Wednesday, June 04, 2008

Don`t Touch that Whale Meat

"Factories, apparently, dump lots of mercury in the ocean. What's up with that? In a worst case scenario, Japanese scientists found that one piece of legally "harvested" whale meat potentially contains a shocking 5000 times the legal limit of mercury. But if you can't afford whale sashimi, you can work your way up to it by eating lots of dolphins (not the Flipper kind, though). A single exposure to mercury saturateed whale meat could be hazardous even for an adult, by the way. For the little ones, mercury can (and does) lead to irreversible brain damage among other things.

The good news is that salmon, the fish we eat most in Japan, is generally lower in mercury than other kinds of fish. The bad news, I learned, is that the orange colored water that washes off cheap salmon is dye. Apparently, krill don't naturally swim into the net enclosures where farmed salmon spend their lives, so they eat pellets instead. Salmon that eat krill have nice, pink meat. Salmon that eat pellets have pale meat which consumers don't like. To solve the pale meat problem, dye is added to the pellets. Wellah, oishii pink salmon!"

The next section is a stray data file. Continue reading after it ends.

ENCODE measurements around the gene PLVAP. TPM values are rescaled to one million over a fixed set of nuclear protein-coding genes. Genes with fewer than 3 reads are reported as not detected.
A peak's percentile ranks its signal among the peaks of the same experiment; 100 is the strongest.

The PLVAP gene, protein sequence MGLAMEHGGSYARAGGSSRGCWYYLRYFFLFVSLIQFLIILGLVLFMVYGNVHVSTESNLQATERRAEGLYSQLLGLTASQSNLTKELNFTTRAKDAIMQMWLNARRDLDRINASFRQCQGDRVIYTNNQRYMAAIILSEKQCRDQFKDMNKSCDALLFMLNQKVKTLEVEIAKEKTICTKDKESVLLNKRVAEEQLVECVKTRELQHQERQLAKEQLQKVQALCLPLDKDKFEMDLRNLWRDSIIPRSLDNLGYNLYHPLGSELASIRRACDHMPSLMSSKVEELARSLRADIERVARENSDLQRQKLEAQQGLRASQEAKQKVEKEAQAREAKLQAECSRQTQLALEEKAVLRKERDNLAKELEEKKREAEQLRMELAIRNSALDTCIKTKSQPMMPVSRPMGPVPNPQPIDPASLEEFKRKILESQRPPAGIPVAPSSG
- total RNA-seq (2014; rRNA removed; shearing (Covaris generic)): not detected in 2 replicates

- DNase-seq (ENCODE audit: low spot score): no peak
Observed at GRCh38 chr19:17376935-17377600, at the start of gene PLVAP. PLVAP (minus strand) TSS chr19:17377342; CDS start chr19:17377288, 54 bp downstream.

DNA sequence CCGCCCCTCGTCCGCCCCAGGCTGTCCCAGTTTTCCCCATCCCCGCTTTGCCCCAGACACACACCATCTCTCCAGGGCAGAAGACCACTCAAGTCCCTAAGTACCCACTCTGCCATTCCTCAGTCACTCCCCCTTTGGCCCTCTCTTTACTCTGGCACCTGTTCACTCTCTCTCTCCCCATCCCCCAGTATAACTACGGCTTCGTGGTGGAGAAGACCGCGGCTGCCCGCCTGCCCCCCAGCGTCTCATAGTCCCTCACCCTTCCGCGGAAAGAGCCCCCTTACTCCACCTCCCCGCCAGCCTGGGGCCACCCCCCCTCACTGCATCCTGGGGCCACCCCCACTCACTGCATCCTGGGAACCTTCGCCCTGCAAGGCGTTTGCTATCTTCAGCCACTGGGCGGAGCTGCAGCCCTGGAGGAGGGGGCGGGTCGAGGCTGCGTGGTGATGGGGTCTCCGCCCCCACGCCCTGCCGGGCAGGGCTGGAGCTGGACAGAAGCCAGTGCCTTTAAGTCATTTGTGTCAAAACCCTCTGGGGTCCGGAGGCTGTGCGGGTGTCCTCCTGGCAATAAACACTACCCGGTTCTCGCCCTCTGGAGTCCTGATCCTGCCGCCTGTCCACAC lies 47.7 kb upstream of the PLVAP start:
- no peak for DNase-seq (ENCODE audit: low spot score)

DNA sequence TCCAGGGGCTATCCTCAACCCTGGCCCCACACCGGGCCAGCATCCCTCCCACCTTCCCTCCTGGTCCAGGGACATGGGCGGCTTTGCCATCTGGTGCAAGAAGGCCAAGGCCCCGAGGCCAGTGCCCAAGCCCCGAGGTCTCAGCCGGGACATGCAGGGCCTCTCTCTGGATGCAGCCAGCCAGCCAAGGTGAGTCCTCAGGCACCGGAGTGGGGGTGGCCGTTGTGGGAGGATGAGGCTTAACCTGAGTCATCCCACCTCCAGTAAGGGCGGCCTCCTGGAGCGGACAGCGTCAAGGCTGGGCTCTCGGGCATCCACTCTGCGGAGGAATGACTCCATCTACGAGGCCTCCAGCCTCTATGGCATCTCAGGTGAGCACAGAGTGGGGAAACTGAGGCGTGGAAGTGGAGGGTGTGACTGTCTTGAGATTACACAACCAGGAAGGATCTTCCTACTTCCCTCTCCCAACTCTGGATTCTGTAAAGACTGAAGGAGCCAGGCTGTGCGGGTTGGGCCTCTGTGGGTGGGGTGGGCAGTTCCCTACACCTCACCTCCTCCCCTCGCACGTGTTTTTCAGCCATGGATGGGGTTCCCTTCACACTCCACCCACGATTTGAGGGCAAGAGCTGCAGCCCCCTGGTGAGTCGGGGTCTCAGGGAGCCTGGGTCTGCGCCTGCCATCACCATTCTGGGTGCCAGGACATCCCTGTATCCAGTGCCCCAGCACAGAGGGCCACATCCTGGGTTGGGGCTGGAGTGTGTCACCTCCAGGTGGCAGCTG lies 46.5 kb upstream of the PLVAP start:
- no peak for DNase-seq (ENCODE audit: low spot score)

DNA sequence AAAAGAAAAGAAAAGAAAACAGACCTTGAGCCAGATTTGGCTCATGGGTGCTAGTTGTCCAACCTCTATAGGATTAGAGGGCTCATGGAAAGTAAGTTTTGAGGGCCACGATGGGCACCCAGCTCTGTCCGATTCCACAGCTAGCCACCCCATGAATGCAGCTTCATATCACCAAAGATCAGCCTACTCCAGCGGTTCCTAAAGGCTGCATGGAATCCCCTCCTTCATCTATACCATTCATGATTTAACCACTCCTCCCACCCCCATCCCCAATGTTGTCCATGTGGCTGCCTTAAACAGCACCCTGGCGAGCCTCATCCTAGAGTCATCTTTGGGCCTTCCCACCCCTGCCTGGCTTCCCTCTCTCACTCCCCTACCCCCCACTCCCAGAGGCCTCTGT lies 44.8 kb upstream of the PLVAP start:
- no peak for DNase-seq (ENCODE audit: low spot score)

--Andy Gray--from Japan


Laura M. said...

I disagree with your comment that salmon contain dyes. The feed used for farmed salmon contains Astaxanthin which is a naturally occurring carotenoid pigment – in the same family of nutrients as vitamin A – principally produced by plants and algae or chemically synthesized. Carotenoid pigments are produced by algae, fungi, yeast and plants.
Ocean farmed salmon receive the same nutrient levels through the feed they receive, which includes synthetic astaxanthin. It is simply a nutrient that happens to turn ova or flesh pink. In fact, astaxanthin is similar to another carotenoid – beta-carotene – found in carrots. The nutrient is also found in many foods including – butter, beef, eggs, chicken, crab, lobster, shrimp, trout, pimentos and red peppers. Indeed, the poultry industry commonly adds astaxanthin as a supplementary pigment to enhance yolk color in eggs.

Ocean farmed salmon is one of the healthiest protein choices available. I encourage you to read some of the recent medical studies conducted by The Institute of medicine,Seafood Choices Study. I hope this corrects your thought about dye in salmon.

greatpowers said...

Thanks for your comment!